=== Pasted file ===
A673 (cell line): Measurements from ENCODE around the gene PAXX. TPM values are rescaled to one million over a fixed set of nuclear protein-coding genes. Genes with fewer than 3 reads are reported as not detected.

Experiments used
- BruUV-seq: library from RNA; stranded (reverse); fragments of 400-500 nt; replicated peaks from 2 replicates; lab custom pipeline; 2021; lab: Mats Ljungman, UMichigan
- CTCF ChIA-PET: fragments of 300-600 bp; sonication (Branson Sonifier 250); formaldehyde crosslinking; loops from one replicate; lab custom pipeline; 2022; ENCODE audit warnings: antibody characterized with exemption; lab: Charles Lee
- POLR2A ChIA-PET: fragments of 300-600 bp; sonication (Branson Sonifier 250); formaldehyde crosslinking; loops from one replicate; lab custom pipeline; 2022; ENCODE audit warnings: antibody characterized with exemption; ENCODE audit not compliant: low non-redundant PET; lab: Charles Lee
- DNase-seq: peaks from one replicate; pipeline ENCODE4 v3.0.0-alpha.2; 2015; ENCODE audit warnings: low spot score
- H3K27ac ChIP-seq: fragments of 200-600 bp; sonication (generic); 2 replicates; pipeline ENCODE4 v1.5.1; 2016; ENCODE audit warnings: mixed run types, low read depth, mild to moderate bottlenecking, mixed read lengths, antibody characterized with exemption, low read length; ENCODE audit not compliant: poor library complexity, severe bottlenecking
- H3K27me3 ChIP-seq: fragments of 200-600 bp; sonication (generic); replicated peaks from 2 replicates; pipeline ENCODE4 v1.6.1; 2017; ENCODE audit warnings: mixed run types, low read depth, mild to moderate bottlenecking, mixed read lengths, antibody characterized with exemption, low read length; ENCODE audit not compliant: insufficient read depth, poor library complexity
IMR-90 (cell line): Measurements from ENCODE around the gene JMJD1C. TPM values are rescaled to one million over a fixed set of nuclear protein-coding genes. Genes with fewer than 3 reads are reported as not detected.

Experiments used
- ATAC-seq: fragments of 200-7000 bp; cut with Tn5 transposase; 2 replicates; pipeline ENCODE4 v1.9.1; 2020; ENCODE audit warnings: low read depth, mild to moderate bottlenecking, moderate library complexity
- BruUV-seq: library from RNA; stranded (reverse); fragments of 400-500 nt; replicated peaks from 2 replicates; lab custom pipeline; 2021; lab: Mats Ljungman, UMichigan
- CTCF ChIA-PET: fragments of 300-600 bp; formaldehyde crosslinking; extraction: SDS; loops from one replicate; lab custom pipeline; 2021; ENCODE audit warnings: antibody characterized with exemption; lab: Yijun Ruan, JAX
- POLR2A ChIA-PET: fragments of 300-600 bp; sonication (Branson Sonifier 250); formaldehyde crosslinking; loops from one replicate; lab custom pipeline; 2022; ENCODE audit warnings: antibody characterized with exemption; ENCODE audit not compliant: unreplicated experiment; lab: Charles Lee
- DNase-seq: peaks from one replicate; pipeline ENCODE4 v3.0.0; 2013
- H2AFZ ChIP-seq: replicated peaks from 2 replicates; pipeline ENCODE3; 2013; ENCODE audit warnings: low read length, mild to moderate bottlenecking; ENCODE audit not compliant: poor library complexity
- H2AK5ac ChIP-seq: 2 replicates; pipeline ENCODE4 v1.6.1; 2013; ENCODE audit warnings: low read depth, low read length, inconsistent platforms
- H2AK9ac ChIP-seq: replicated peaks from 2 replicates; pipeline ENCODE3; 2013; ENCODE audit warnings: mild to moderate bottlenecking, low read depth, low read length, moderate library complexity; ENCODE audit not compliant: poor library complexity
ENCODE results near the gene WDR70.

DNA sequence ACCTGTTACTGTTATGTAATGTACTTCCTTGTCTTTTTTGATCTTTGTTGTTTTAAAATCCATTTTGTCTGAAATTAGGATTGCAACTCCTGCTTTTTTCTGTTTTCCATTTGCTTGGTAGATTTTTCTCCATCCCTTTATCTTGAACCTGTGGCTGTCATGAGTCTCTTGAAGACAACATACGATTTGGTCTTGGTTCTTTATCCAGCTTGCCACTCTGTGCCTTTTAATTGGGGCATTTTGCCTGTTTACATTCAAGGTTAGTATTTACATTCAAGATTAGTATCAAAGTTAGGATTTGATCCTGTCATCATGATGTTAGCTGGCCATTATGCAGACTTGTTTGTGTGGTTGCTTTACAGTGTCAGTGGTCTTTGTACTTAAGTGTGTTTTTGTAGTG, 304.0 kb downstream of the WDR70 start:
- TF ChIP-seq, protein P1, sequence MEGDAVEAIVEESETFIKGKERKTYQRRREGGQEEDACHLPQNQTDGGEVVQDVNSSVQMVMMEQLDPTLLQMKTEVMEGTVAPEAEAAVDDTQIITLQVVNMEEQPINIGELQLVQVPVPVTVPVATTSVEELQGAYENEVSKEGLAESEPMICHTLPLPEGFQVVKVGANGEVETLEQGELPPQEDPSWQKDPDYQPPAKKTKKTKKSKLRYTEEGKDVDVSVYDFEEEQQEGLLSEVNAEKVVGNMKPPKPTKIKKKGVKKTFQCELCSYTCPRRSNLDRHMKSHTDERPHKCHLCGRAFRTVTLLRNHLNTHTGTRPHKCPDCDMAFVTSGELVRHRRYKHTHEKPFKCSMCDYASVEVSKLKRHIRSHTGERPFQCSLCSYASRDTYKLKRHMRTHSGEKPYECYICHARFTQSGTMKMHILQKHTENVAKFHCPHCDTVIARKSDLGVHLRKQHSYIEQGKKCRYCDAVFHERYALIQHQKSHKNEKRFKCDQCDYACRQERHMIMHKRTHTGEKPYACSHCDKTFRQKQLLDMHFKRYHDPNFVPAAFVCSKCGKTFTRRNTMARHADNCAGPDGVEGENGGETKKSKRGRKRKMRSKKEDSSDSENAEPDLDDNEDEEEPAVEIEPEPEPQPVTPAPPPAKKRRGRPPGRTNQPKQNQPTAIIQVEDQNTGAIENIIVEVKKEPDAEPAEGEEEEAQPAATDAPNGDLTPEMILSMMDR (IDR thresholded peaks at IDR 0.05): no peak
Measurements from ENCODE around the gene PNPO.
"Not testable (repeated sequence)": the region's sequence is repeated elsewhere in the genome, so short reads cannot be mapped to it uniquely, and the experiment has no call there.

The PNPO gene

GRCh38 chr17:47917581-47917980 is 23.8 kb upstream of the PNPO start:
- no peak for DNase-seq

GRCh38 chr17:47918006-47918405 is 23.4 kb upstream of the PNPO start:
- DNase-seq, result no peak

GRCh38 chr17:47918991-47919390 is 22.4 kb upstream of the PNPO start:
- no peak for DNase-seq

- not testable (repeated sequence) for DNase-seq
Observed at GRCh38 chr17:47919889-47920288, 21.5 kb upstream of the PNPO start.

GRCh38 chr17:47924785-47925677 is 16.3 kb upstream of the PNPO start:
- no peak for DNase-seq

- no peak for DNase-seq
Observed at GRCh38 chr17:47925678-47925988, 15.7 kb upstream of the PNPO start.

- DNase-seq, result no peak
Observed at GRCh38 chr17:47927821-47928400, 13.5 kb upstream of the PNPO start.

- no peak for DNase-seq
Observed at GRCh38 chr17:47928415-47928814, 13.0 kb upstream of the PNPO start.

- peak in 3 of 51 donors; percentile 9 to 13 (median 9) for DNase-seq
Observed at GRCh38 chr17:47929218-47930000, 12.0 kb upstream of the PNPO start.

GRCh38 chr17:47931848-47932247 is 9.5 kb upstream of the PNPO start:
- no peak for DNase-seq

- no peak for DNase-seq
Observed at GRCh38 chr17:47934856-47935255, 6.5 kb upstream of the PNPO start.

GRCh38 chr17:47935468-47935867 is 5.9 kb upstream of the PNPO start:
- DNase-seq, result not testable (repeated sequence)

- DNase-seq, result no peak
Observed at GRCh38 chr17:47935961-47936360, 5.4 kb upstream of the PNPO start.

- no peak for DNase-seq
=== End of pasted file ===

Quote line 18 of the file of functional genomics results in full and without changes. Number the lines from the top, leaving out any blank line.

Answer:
- H2AK9ac ChIP-seq: replicated peaks from 2 replicates; pipeline ENCODE3; 2013; ENCODE audit warnings: mild to moderate bottlenecking, low read depth, low read length, moderate library complexity; ENCODE audit not compliant: poor library complexity